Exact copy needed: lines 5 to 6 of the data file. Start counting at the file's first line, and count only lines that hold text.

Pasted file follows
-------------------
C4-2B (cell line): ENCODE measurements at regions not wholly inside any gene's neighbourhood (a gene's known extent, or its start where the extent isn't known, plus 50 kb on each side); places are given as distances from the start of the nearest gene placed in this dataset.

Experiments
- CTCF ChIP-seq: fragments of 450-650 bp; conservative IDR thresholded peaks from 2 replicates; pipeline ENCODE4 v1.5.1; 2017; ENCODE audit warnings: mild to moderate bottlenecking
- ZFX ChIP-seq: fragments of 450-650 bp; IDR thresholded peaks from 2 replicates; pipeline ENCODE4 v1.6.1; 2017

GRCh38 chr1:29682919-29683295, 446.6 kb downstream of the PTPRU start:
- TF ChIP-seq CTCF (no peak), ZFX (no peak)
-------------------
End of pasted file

GRCh38 chr1:29682919-29683295, 446.6 kb downstream of the PTPRU start:
- TF ChIP-seq CTCF (no peak), ZFX (no peak)